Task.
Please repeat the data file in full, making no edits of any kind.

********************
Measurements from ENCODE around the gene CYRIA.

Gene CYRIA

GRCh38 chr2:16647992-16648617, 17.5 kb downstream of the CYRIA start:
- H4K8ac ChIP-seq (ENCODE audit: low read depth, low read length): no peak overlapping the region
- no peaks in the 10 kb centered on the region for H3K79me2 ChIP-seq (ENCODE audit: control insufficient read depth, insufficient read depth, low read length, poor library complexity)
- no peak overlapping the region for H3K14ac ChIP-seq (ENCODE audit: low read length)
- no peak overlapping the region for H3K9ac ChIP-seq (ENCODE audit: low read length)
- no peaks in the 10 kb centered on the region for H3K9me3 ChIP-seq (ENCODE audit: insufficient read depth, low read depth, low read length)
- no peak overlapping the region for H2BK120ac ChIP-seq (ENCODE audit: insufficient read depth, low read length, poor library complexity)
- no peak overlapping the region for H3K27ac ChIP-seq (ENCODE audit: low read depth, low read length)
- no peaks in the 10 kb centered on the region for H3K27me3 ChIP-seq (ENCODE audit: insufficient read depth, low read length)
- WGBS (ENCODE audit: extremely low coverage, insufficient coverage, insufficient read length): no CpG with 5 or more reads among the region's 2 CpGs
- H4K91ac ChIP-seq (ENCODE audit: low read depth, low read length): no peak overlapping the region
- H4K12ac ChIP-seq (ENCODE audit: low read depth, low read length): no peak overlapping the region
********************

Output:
Measurements from ENCODE around the gene CYRIA.

Gene CYRIA

GRCh38 chr2:16647992-16648617, 17.5 kb downstream of the CYRIA start:
- H4K8ac ChIP-seq (ENCODE audit: low read depth, low read length): no peak overlapping the region
- no peaks in the 10 kb centered on the region for H3K79me2 ChIP-seq (ENCODE audit: control insufficient read depth, insufficient read depth, low read length, poor library complexity)
- no peak overlapping the region for H3K14ac ChIP-seq (ENCODE audit: low read length)
- no peak overlapping the region for H3K9ac ChIP-seq (ENCODE audit: low read length)
- no peaks in the 10 kb centered on the region for H3K9me3 ChIP-seq (ENCODE audit: insufficient read depth, low read depth, low read length)
- no peak overlapping the region for H2BK120ac ChIP-seq (ENCODE audit: insufficient read depth, low read length, poor library complexity)
- no peak overlapping the region for H3K27ac ChIP-seq (ENCODE audit: low read depth, low read length)
- no peaks in the 10 kb centered on the region for H3K27me3 ChIP-seq (ENCODE audit: insufficient read depth, low read length)
- WGBS (ENCODE audit: extremely low coverage, insufficient coverage, insufficient read length): no CpG with 5 or more reads among the region's 2 CpGs
- H4K91ac ChIP-seq (ENCODE audit: low read depth, low read length): no peak overlapping the region
- H4K12ac ChIP-seq (ENCODE audit: low read depth, low read length): no peak overlapping the region